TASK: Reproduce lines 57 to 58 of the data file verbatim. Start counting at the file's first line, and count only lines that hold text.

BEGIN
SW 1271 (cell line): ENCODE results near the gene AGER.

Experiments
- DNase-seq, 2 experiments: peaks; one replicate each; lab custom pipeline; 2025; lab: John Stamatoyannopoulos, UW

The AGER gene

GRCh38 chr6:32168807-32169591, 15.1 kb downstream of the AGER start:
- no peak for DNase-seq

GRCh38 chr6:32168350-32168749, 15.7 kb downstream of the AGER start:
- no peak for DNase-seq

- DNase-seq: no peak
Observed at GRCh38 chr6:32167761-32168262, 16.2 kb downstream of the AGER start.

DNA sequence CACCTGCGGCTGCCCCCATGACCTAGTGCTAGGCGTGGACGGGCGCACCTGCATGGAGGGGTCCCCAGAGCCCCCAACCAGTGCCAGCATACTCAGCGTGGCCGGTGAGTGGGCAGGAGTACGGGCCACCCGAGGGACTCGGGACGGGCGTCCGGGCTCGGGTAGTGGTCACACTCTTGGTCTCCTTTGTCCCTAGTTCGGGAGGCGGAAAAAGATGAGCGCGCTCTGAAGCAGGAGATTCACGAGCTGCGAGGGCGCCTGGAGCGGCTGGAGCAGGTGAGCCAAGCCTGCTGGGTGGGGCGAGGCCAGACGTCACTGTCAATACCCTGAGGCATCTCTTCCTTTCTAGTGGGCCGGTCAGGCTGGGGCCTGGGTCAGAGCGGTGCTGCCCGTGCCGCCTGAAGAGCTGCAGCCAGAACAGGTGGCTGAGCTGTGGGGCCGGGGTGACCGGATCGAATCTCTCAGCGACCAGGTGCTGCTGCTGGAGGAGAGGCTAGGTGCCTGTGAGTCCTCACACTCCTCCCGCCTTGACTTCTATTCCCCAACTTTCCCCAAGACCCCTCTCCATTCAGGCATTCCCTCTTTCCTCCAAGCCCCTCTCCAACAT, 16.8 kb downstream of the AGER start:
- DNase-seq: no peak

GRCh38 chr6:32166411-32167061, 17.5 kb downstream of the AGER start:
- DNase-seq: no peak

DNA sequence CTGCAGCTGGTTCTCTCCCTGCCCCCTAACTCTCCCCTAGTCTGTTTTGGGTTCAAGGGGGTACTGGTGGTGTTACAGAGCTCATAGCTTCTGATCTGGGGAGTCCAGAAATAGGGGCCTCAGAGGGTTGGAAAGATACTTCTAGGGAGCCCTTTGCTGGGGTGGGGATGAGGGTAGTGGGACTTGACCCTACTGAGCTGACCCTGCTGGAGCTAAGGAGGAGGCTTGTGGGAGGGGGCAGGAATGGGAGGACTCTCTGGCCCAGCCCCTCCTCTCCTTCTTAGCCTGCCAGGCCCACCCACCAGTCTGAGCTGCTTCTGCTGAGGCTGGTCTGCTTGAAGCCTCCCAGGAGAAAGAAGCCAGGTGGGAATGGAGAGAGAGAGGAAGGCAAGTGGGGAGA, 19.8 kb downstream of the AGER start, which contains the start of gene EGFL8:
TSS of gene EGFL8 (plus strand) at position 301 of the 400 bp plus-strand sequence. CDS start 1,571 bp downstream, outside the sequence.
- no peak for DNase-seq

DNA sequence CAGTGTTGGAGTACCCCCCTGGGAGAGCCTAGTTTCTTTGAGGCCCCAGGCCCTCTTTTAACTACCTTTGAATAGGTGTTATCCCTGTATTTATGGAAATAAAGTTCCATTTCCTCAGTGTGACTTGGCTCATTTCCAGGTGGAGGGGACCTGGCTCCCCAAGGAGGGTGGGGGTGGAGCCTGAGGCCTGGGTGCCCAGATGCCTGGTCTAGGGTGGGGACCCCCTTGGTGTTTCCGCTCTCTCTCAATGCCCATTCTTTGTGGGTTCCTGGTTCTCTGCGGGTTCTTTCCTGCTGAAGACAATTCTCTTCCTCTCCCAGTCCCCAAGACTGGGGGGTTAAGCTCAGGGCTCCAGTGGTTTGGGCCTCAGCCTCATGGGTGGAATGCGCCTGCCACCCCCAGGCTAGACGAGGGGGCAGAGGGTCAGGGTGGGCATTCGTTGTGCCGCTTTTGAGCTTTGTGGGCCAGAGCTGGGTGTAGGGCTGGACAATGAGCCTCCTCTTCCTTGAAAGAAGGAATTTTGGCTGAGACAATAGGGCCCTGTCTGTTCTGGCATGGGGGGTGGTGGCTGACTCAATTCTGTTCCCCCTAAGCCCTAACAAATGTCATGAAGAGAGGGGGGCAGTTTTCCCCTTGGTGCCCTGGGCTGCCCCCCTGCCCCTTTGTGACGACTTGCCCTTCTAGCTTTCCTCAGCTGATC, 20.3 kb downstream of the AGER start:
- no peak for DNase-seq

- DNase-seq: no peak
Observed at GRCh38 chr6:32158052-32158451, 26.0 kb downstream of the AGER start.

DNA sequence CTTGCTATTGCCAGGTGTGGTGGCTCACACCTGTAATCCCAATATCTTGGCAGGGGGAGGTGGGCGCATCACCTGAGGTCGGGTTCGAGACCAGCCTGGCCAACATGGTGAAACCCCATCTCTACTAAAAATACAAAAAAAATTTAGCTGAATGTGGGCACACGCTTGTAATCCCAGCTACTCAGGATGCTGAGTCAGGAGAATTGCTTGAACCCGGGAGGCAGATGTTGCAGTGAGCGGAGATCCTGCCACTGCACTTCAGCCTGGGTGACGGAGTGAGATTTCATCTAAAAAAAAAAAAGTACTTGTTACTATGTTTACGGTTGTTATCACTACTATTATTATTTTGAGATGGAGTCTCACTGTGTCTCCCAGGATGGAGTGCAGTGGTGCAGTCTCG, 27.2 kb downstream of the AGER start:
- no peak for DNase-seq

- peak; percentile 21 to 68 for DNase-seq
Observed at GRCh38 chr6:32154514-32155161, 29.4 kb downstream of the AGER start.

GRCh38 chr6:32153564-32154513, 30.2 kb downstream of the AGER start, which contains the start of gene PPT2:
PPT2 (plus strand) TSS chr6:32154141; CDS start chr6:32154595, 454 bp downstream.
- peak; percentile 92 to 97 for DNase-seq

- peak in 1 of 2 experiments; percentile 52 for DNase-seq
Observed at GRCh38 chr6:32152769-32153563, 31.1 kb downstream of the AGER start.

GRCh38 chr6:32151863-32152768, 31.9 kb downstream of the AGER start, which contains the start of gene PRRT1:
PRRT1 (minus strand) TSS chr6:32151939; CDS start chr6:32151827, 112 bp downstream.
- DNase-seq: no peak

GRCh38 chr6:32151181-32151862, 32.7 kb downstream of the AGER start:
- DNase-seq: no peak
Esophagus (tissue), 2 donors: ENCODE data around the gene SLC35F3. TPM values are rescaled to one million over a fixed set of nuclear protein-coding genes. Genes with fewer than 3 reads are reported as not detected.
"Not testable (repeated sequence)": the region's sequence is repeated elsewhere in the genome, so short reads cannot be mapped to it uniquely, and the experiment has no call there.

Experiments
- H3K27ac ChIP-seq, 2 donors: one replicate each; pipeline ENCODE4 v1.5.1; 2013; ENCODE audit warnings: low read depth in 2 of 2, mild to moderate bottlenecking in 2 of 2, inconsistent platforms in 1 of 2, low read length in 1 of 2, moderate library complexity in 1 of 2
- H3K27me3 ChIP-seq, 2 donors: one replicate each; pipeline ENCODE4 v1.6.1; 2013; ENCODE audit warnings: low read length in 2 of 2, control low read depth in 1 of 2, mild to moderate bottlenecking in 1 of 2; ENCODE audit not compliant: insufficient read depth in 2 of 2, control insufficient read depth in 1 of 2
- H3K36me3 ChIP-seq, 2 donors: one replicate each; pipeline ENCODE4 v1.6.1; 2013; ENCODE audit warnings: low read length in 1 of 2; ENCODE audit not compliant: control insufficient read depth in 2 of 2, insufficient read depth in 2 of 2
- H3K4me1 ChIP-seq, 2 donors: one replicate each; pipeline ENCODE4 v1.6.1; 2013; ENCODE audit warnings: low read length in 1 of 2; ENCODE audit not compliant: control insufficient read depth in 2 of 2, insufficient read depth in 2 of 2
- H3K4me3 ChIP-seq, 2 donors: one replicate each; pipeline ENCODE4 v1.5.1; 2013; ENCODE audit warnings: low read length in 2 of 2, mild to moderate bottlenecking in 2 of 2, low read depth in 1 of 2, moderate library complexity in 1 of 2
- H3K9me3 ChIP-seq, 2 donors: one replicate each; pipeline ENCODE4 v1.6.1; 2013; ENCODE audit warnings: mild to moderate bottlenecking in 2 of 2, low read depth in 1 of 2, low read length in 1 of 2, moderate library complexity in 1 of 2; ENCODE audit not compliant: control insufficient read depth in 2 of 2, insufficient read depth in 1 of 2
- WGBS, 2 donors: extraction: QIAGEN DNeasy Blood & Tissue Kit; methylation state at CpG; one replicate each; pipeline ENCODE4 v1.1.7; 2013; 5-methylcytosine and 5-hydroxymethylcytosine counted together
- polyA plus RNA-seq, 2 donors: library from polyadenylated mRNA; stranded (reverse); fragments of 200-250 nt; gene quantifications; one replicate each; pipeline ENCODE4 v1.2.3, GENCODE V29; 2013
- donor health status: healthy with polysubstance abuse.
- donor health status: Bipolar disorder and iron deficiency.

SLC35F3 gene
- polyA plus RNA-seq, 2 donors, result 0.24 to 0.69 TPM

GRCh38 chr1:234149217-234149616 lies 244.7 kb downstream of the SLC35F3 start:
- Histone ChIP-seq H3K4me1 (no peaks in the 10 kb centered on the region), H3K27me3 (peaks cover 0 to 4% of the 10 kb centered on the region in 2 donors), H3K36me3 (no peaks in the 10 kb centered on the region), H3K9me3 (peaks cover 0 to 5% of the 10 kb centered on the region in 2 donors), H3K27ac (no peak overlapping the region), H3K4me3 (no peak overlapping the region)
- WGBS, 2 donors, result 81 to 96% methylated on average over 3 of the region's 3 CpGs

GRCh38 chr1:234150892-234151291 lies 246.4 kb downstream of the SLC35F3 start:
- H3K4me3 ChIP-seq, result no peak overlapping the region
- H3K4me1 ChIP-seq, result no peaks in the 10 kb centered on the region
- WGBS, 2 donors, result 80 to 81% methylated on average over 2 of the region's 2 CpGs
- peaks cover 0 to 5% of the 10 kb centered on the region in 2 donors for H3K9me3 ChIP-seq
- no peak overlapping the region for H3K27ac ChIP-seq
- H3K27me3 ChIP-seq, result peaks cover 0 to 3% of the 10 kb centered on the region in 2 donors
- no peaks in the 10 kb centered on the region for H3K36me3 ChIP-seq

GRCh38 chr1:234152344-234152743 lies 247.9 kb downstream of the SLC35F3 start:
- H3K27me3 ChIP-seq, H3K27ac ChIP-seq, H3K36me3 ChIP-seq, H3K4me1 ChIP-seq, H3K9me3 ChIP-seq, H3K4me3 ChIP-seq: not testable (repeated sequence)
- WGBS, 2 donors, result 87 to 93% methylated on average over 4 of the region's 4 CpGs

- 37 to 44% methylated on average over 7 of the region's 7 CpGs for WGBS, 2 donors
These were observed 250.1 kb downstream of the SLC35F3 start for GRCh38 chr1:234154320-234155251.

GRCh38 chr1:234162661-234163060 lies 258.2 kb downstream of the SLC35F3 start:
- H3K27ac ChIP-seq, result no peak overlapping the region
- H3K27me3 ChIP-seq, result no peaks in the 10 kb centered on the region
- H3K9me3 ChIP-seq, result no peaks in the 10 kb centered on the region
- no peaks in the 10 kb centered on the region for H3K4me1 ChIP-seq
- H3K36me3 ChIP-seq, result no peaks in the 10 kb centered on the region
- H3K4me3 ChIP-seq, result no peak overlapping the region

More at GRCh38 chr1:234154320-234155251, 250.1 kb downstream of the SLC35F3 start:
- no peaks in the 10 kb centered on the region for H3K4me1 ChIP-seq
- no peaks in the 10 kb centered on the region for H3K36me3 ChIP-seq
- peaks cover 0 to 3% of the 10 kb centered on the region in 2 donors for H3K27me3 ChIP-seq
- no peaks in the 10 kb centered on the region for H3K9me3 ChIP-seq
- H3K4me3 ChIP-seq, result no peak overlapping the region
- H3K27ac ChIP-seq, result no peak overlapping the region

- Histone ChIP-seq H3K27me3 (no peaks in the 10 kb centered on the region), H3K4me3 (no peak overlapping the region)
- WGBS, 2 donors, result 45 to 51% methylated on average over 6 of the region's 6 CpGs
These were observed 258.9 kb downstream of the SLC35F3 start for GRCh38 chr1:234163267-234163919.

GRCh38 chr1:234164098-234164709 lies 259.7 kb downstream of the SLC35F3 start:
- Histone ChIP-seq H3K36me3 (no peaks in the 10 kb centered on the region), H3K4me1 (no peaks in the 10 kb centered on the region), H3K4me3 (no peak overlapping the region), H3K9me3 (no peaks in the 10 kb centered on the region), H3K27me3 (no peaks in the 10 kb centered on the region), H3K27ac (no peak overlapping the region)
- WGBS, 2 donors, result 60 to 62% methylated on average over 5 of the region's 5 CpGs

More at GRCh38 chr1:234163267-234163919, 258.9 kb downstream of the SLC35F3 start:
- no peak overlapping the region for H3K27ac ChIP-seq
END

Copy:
- WGBS, 2 donors, result 80 to 81% methylated on average over 2 of the region's 2 CpGs
- peaks cover 0 to 5% of the 10 kb centered on the region in 2 donors for H3K9me3 ChIP-seq